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  37. An extraordinary write around a very ordinary and much maligned subject :) I love it and the fact that we both used 'opal eye' in our pieces this week...serendipity.

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  38. Metaphorically brilliant, also I really connected with the very visceral tone and the anatomical influences. So many layers in how your present this, really remarkable talent. ~ Rose

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  39. To think such a little guy could do so much damage...

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  40. wow amazing only destroy well guess this one is true and especially for farmers they have had many crops destroyed by them
    http://gatelesspassage.com/2011/09/13/a-new-life-begins/

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  41. awesome metaphor! I'll never look at grasshoppers the same again (smiles)

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  42. ha! Coming up to that final pic, I laughed outloud! Wonderful write, Joy, as always...reminding me why I fear these beasts so! Can you image being swarmed...by either literal or otherwise...my skin is crawling...yuck!

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  43. Oh like how you applied this to Congress and the eating and chopping at whatever is left....seems to never end....bkm

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  44. Dazzling metaphor!

    I wonder though if the grasshoppers have the same capicity to practice such atrocious hyprocrisy.

    enjoyed this very much!

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  45. Thanks all.

    @Ruth--yes imagine jaws are a bit of a 'sore subject' just now. Thanks for reading.

    @Christi: Oh I don't think there's any doubt which is the more up front and honest of the two. ;-)

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  46. I'm not even seeing this poetically, but as a fellow gardener who's lost beautiful babies to ravenous insects. Very nice piece.

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  47. O poesia é insaciável... como o gafanhoto!!!

    AL

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  48. I've never read a poem that made a grasshopper sound so menacing. Great job!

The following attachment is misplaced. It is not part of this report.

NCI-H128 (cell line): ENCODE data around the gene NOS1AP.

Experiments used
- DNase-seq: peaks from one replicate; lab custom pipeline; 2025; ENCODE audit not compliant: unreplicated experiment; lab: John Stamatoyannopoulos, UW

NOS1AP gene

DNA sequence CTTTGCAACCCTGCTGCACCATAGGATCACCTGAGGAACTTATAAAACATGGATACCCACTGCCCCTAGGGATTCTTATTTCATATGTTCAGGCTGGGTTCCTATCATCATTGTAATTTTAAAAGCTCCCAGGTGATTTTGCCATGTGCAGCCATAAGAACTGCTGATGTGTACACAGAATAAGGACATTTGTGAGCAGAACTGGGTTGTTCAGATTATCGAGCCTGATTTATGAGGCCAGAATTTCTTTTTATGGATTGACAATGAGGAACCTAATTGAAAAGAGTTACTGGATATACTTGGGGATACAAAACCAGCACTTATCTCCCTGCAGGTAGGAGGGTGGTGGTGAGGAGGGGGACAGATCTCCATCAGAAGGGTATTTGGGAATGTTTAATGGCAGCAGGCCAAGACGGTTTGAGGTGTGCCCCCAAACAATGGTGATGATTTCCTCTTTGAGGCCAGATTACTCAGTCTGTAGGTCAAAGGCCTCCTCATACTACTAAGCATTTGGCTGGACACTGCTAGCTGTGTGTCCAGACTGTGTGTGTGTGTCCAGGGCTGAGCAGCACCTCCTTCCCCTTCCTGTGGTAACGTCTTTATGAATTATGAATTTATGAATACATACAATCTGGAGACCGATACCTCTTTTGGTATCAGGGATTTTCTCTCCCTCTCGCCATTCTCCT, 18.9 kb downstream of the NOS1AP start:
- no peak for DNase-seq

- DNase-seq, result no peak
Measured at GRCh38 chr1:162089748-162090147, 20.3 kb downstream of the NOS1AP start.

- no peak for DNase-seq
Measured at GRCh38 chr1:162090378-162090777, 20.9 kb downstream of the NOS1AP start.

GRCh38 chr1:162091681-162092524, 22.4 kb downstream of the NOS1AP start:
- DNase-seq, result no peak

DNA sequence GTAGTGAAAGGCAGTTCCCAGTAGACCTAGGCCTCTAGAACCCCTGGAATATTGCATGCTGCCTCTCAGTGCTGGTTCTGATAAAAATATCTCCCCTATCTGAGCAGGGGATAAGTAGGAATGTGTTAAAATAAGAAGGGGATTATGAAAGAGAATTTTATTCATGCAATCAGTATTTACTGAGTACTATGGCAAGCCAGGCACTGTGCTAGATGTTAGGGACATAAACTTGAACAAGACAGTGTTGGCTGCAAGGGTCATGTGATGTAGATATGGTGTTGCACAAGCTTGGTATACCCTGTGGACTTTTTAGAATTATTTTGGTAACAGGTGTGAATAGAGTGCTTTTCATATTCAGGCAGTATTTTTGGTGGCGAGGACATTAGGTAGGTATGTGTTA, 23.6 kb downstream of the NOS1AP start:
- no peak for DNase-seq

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  49. I always seem to really love your last stanzas, bringing it all together or ending with a bang. And, after reading this both pictures look evil, lol :)

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  50. @A.S. muito obrigado meu (minha) amigo(a)

    @Matt they're rather alien looking creatures at best, and when droves of them congregate and devour all your plants, then frantically jump all over you whenever you go near the now-dead garden, they can be a bit intimidating.

    @lor: well, one is mindlessly evil and the other...actually, maybe the distinction is moot...;-)

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  51. Enjoyed this, especially the quick U-turn at the end with the picture of congress, giving a whole different meaning to devour and destroy. Excellent metaphor!

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  52. Brilliant, i shall never see a grasshopper the same again. Boo about your maple, one of my faves. Even bigger boo, those insects in Washington. Can't they be mantis and lose their heads the next time they mate? Wonderful, socio/biological poem ~

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  53. I shivered at the image. For some reason, grasshoppers and I don't get along in person. I ended up with one in my shirt the other day. It is a good thing that I was out on a country road because the shirt was off before I could look around to see if anyone was watching.

    Love the poem, the presentation appears in two leaf shapes before the final stanza. Very descriptive. Bravo!

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  54. Awesome nature poem. I like the focus on the jaws, brings about immediate awareness that the grasshopper is capable of being a monster, and then follows that it produce and be a destructive force on its environment. I can't help but relate it back upon our own species, no end to our hunger, ever eyeing on what seems to be endless resource of our good earth, not comprehending how we can be (or may be) taking too much. Not sure if that's what you are going for in this poem. :) Enjoyed it very much for the thoughts provoked. Thanks.

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  55. the first stanza was a wonderfully detailed description of a pest i have feared since one jumped into my eye when i was a child.

    the final stanza and bottom photograph gave me shivers.

    very sorry to hear about your Japanese Maple.

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'Poetry is an echo asking a shadow to dance' ~Carl Sandburg